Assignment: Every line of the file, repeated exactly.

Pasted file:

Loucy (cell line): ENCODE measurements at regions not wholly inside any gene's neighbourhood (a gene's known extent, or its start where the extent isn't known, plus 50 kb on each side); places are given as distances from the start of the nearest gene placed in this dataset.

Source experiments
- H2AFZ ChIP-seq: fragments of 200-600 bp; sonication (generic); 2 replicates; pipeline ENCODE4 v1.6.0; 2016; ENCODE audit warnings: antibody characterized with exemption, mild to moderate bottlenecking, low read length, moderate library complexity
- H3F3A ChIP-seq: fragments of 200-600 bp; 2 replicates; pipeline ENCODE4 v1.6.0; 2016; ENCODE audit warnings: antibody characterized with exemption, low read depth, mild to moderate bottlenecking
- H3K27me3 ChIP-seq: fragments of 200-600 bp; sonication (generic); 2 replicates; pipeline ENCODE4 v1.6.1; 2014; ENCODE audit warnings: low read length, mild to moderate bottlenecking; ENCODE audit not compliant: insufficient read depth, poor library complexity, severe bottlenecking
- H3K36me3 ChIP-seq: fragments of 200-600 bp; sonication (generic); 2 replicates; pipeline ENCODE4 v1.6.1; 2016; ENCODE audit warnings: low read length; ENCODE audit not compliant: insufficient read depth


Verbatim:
Loucy (cell line): ENCODE measurements at regions not wholly inside any gene's neighbourhood (a gene's known extent, or its start where the extent isn't known, plus 50 kb on each side); places are given as distances from the start of the nearest gene placed in this dataset.

Source experiments
- H2AFZ ChIP-seq: fragments of 200-600 bp; sonication (generic); 2 replicates; pipeline ENCODE4 v1.6.0; 2016; ENCODE audit warnings: antibody characterized with exemption, mild to moderate bottlenecking, low read length, moderate library complexity
- H3F3A ChIP-seq: fragments of 200-600 bp; 2 replicates; pipeline ENCODE4 v1.6.0; 2016; ENCODE audit warnings: antibody characterized with exemption, low read depth, mild to moderate bottlenecking
- H3K27me3 ChIP-seq: fragments of 200-600 bp; sonication (generic); 2 replicates; pipeline ENCODE4 v1.6.1; 2014; ENCODE audit warnings: low read length, mild to moderate bottlenecking; ENCODE audit not compliant: insufficient read depth, poor library complexity, severe bottlenecking
- H3K36me3 ChIP-seq: fragments of 200-600 bp; sonication (generic); 2 replicates; pipeline ENCODE4 v1.6.1; 2016; ENCODE audit warnings: low read length; ENCODE audit not compliant: insufficient read depth